The NetBeans Window System divides the available space in the main window into areas that are called "modes". Each mode represents a specific area of the main window, providing a container for windows in a predefined position in the frame. You can add windows, that is, TopComponents, to a mode, either declaratively or programmatically.
A standard layout is provided by the NetBeans Window System, corresponding to the layout of NetBeans IDE. For example, the predefined modes correspond to the names used in the corresponding positions in NetBeans IDE, such as "editor" and "explorer". If needed, you can define your own modes, too. No wizard is provided for this purpose in NetBeans IDE, so you need to create the mode definition files yourself manually.
In the previous section you learned about the layer.xml file. To create a default layout for an application, each TopComponent needs to be declaratively registered within the Windows2 | Modes folder, within a subfolder named after the mode in which the TopComponent should be docked.
To demonstrate declarative registration of TopComponents, edit the layer.xml in the LifeCycle module, changing the folder name Windows2 | Modes | editor to Windows | Modes | rightSlidingSide, as shown in the following code snippet:
layer.xml // <folder name="Windows2"> <folder name="Components"> <file name="LifecycleDemoTopComponent.settings" url="LifecycleDemoTopComponentSettings.xml"/> </folder> <folder name="Modes"> <folder name="rightSlidingSide"> <file name="LifecycleDemoTopComponent.wstcref" url="LifecycleDemoTopComponentWstcref.xml"/> </folder> </folder> </folder> //
Select Clean and Build on the application node in the Projects window, to remove the build folder containing the last used window layout, and start the application again. When the application starts up, notice that the LifecycleDemoTopComponent is not opened in the editor mode. Instead, it is represented by a button on the right sidebar of the application (as shown in the screenshot below). That is therightSlidingSide mode, providing a container for minimized windows.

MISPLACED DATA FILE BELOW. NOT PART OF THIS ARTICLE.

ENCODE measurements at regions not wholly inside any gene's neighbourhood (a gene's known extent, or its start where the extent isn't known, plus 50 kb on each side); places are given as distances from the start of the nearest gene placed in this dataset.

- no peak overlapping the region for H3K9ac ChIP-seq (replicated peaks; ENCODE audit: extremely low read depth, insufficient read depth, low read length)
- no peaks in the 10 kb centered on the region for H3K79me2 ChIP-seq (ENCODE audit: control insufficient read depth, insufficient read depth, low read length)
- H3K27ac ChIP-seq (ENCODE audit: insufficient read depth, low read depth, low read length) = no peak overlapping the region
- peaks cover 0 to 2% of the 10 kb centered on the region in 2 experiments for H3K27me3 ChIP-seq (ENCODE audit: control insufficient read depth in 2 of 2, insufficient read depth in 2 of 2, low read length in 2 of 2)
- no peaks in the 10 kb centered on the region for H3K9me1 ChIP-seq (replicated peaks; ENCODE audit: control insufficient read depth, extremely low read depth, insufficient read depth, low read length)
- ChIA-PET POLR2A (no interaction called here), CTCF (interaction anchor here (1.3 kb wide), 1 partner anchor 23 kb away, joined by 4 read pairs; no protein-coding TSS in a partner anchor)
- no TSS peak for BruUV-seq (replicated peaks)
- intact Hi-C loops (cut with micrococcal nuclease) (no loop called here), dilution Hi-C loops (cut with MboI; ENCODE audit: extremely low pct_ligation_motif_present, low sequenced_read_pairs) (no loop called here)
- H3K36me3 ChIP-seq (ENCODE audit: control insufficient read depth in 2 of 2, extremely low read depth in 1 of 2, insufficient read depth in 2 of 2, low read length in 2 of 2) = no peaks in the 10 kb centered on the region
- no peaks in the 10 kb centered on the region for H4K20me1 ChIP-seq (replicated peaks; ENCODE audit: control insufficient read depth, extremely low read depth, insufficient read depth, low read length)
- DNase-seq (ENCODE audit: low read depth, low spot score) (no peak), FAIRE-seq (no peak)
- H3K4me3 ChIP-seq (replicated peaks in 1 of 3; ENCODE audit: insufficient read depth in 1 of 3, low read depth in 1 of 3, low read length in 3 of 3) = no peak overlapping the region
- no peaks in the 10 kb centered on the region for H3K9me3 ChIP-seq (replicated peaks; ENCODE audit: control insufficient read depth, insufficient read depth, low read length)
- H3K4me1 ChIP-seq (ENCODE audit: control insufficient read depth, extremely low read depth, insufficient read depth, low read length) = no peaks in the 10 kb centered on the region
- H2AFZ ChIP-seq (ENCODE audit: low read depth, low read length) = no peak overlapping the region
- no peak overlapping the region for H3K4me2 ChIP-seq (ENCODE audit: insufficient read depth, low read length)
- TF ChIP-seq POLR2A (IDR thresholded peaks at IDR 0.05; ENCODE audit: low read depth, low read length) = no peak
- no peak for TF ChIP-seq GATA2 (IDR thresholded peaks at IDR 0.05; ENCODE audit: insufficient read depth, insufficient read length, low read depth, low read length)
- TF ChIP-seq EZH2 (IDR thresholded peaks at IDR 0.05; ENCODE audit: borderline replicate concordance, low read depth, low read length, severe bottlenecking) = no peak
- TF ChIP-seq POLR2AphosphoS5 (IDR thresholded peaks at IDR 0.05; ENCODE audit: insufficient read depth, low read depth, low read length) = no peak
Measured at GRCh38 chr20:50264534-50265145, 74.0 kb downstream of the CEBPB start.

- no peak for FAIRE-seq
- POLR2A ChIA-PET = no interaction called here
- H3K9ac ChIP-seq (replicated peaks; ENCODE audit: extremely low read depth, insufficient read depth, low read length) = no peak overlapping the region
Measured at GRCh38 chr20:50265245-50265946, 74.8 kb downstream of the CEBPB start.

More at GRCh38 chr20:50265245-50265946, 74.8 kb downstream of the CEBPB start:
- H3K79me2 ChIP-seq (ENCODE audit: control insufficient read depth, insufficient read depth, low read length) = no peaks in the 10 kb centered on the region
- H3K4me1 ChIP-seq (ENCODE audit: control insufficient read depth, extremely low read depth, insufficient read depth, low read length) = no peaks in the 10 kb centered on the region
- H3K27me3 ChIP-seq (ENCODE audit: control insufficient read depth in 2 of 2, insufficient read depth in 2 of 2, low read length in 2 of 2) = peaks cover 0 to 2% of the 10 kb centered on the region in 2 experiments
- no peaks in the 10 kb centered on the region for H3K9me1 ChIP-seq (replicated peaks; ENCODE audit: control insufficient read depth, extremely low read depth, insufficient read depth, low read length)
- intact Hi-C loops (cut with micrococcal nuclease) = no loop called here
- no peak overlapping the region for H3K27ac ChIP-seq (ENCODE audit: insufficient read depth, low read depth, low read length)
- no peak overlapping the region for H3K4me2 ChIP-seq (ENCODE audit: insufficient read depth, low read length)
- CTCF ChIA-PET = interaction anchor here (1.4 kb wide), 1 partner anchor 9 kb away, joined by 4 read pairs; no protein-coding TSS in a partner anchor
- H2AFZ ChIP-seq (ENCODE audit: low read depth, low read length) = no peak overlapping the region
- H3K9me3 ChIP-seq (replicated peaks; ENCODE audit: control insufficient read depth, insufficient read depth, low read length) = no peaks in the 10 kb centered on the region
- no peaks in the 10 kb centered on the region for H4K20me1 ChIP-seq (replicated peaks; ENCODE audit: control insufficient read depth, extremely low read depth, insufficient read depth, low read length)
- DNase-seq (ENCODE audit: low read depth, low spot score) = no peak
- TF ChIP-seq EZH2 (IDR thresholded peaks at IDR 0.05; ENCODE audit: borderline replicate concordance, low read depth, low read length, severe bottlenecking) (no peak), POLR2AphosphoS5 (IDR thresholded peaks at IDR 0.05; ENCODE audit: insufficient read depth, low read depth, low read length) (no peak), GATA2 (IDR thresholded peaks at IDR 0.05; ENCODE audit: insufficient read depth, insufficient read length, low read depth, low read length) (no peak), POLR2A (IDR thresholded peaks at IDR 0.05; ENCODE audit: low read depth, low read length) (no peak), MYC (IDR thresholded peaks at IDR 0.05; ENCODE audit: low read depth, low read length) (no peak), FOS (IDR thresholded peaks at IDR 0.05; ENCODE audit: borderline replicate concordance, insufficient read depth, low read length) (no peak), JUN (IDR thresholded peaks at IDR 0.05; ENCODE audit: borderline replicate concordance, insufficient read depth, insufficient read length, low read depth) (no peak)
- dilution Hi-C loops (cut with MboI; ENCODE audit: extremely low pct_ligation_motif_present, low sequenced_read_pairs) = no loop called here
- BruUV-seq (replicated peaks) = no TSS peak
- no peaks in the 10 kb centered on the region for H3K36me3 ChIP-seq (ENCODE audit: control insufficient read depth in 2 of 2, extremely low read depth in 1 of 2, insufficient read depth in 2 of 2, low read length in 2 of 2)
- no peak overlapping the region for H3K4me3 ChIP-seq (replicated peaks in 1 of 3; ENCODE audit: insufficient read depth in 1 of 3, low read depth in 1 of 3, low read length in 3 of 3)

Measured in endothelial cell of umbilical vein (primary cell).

As you have seen, providing a default layout via declarative registrations of TopComponents is rather easy. You only need to create an entry in the layer.xml for the TopComponent, in a folder with the name of the desired mode, within the Windows2 | Modes folder.
Sometimes declarative registration alone is too static for your business needs. Fortunately, positioning ofTopComponents can also be done programmatically. In the next example, you create a TopComponentthat moves to new modes via a click of a button.
  1. Add to the WindowSystemExamples application a new module named Modes, with the Code Name Base com.netbeansrcp.modes.